anybody got one of these ?
On Fri, 12 Jul 2019 10:10:53 +0100, Harry Bloomfield
A mate has a more expensive one that he considers to be good.
For charging I believe they monitor the 'lift' in voltage from loaded
with engine off to with it running.
I like how they describe the DB15 connector as an OBD connector. ;-)
If there is *any* sort of current carried up the fairly heavy leads,
I'm guessing they must have wired the DB15 plug and socket with
multiple pins shorted each side / end?
Such a tool might be 'ok' for people who don't know how to use a DMM
as I'm not sure how useful most of the other things that you couldn't
do with a DMM are?
Cheers, T i m
On Friday, 12 July 2019 10:44:48 UTC+1, T i m wrote:
Internal battery resistance is key to starting ability & is a way to measur
e battery ageing. So you can use that to assess usefulness of out-of-car ba
tteries. Once fitted, cranking voltage is adequate to give some idea of sta
rtability, though it's no precise guide. Some oldies give the battery a rea
l hard time during starting, and some modern diesels require high cranking
voltage to start at all.
On Fri, 12 Jul 2019 03:05:52 -0700 (PDT), firstname.lastname@example.org wrote:
<snip> >> Such a tool might be 'ok' for people who don't know how to use a DMM
Sure, but who would use that and when? 'Most people' just start their
cars until they don't start, then give it to a garage (or call their
breakdown service) and garages are likely to have better tools in any
I have a discharge tester for that. Not a lot beats them for a RW
test. I also have a ACT capacity tester but rarely take any notice of
anything other than the capacity reading.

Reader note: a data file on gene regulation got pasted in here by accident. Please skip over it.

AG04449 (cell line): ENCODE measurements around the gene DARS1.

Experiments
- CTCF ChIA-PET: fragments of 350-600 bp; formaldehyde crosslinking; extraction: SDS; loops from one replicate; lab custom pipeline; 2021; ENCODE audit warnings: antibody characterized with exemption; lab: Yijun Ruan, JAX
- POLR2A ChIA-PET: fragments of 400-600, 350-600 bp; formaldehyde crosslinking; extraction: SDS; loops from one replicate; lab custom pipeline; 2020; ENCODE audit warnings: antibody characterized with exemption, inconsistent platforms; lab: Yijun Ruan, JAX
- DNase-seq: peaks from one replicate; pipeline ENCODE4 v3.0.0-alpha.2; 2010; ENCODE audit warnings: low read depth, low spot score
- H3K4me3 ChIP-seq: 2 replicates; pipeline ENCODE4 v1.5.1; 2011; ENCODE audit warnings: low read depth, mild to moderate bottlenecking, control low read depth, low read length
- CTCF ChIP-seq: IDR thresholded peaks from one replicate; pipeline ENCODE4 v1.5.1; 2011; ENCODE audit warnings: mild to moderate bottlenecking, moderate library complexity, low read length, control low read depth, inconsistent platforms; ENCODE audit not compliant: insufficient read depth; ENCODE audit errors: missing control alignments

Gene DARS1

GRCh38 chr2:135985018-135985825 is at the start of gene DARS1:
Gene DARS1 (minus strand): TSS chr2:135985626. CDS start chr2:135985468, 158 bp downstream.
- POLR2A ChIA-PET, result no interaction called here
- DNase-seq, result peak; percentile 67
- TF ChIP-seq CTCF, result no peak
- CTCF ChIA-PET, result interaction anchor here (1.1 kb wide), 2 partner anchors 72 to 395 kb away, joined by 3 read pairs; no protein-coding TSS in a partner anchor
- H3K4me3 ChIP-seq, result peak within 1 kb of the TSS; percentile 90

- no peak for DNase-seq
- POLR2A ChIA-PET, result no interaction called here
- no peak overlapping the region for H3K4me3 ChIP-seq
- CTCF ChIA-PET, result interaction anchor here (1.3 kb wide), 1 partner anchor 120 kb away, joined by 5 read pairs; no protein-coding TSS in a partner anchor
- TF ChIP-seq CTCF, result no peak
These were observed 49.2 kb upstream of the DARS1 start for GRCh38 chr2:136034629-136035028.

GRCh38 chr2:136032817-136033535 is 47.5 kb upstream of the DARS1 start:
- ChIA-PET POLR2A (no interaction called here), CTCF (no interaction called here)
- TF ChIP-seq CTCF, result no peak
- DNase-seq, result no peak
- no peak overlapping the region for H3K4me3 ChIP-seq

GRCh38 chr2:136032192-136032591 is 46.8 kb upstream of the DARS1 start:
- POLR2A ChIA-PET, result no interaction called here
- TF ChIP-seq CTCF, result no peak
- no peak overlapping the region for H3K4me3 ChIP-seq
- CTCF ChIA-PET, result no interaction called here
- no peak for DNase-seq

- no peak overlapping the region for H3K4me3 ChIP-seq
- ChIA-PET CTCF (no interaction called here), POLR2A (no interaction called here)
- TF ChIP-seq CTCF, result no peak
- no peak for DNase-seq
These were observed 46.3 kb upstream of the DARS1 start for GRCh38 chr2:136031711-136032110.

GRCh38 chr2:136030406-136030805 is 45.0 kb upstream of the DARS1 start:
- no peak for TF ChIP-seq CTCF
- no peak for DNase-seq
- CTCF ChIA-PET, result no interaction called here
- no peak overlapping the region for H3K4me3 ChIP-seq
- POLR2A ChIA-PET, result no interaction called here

Quite ... and if it no longer starts your car you get a new battery
 and this could be 35 quid towards it. ;-)
Cheers, T i m
 Or we would do some diagnostics with a DMM / battery charger
ourselves first (assuming no other tools). Cranking voltage, charging
voltage (on and off the vehicle) and even the charging time (from
supposedly flat) gives some big clues (as to the capacity).
p.s. Whenever I've tried to take a functional battery back within
warranty because of capacity loss, I've found it very hard to persuade
them that it is now way off what it should be. Basically, if it isn't
'faulty' they often consider it ok. I guess they might consider
capacity loss 'wear and tear' but it could also be some disconnected
plates, especially with sealed batteries when you can't see in each
Not IME they don't.
Three times I told the garage the battery was failing and they "tested"
it and said it was OK.
Then the car wouldn't start.. Oh its because you don't run it for far
enough to charge it was the excuse.
The next time it was your dash cam is flattening it.
The third time I called the RAC and they came out and did a twenty
minute test on the battery, the tester decided the battery was less than
50% of its capacity so they replaced the battery.
Told the garage to get a better tester and someone that knew how to use it.
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